Open Access
Publication ahead of print
Journal
Radioprotection
Section EARLY PHASE MODELLING
DOI https://doi.org/10.1051/radiopro/2020015
Published online 01 May 2020

© The Authors, published by EDP Sciences 2020

Licence Creative Commons
This is an Open Access article distributed under the terms of the Creative Commons Attribution License (https://creativecommons.org/licenses/by/4.0), which permits unrestricted use, distribution, and reproduction in any medium, provided the original work is properly cited.

1 Introduction

Within the European project CONFIDENCE, Work Package 1 (WP1) focused on uncertainty in the pre-release and early phase of a radiological emergency. Uncertainty tends to be greatest during the pre-release phase, in part because measurements are not yet available. This is in contrast to the post-release phase, when measurements can be used to reduce model uncertainty (Lahtinen et al., 2010; Bleher et al., 2020).

Mathieu et al. (2018) presented guidelines ranking uncertainties for atmospheric dispersion modelling. These guidelines introduced the concept of the application of ensembles in the description of atmospheric dispersion model uncertainty and provided estimates of ranges and distributions of uncertainties on atmospheric dispersion model input parameters. By way of a range of scenarios (including hypothetical scenarios), these uncertainties were propagated through the chain of atmospheric dispersion and radiological assessment models based on an ensemble approach (Berge et al., 2019; Korsakissok et al., 2019b). The time taken to complete model runs ranged from several hours to a few tens of hours. These times are too long for practical use in an emergency. An operational method would need to obtain a measure of uncertainty within approximately one hour. To achieve that, the number of ensemble members must be reduced and/or model run time for a single ensemble member must be reduced. This would need to be achieved without significant detriment to model endpoints derived, uncertainty estimated and radiation protection advice inferred. A more detailed description of the work performed can be found in Bedwell et al. (2019).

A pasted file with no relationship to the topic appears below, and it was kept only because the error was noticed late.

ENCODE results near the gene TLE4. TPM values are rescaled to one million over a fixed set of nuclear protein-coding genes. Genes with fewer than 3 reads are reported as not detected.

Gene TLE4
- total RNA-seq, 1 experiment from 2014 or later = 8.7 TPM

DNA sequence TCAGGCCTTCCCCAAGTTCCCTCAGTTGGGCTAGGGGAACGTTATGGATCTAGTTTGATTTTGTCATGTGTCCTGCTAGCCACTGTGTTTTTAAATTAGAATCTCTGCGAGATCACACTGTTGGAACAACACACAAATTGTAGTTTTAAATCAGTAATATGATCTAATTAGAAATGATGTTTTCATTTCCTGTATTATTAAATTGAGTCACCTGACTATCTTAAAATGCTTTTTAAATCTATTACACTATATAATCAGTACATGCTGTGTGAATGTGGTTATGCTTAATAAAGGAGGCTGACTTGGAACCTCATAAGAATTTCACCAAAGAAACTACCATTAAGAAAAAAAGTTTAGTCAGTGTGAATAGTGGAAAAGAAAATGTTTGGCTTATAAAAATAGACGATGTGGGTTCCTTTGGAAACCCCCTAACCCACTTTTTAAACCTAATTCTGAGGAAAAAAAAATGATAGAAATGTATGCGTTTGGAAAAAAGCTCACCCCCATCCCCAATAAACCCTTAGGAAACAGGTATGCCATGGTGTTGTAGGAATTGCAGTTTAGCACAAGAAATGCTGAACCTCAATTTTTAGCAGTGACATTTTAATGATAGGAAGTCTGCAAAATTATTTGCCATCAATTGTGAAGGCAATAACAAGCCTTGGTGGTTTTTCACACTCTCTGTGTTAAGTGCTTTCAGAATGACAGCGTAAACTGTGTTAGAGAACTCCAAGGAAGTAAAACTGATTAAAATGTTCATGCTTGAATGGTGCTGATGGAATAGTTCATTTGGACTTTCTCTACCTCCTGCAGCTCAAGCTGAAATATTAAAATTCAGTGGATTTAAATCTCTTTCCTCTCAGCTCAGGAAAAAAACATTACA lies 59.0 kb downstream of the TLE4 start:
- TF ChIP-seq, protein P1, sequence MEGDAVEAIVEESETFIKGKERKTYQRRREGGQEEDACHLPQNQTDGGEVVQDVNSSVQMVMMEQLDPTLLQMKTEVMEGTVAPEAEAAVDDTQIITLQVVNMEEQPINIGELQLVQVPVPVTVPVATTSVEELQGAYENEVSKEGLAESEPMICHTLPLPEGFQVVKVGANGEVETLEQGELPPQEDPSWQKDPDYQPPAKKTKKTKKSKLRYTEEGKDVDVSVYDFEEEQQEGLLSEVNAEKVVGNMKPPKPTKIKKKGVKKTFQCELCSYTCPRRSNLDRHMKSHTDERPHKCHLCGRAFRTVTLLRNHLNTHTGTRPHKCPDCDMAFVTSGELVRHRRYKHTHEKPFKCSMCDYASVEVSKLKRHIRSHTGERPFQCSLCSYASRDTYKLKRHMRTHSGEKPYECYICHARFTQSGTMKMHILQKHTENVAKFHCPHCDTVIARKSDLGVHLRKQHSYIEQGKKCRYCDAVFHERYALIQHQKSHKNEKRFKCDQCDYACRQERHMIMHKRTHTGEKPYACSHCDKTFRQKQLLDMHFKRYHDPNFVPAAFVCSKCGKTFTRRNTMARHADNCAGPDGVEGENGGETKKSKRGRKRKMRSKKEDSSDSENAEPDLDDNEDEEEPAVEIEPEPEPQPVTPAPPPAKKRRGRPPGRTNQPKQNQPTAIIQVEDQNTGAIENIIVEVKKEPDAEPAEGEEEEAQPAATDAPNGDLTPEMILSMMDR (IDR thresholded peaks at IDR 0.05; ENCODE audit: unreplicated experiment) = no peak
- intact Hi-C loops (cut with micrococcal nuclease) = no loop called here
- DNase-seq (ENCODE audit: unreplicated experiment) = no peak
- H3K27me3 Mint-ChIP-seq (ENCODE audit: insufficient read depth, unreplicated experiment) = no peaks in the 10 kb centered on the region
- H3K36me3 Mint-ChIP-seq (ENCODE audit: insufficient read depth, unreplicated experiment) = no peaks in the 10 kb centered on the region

2 Reducing run time for a single ensemble member

Hypothetical scenarios described by Korsakissok et al. (2019b) were re-run using an ensemble approach and modified model set-up. Modelling schemes, model domain and output resolution were each modified. The modifications of the modelling schemes involved reducing the number of puffs or particles and the frequency of the puff/particle calculations. Two atmospheric dispersion models were considered: a Gaussian Puff model implemented in the SINAC programme system developed by the Hungarian Centre for Energy Research (MTA EK), and the UK Met Office’s Lagrangian Particle model, NAME.

The most computationally expensive aspects of the dispersion modelling procedure were the calculation of model endpoints and writing of results for the Gaussian Puff approach, and the processing of model particle loops for the Lagrangian Particle approach. Although the computationally expensive aspects differed between the two models, model run time could be reduced by the same methods; by reducing the number of model puffs or particles and by reducing the size of the model domain. The implementation of such methods for reducing model run time did not result in significant differences in model output when compared to previously performed runs (on the basis of a full model set-up configuration), and therefore the representation of uncertainty was maintained.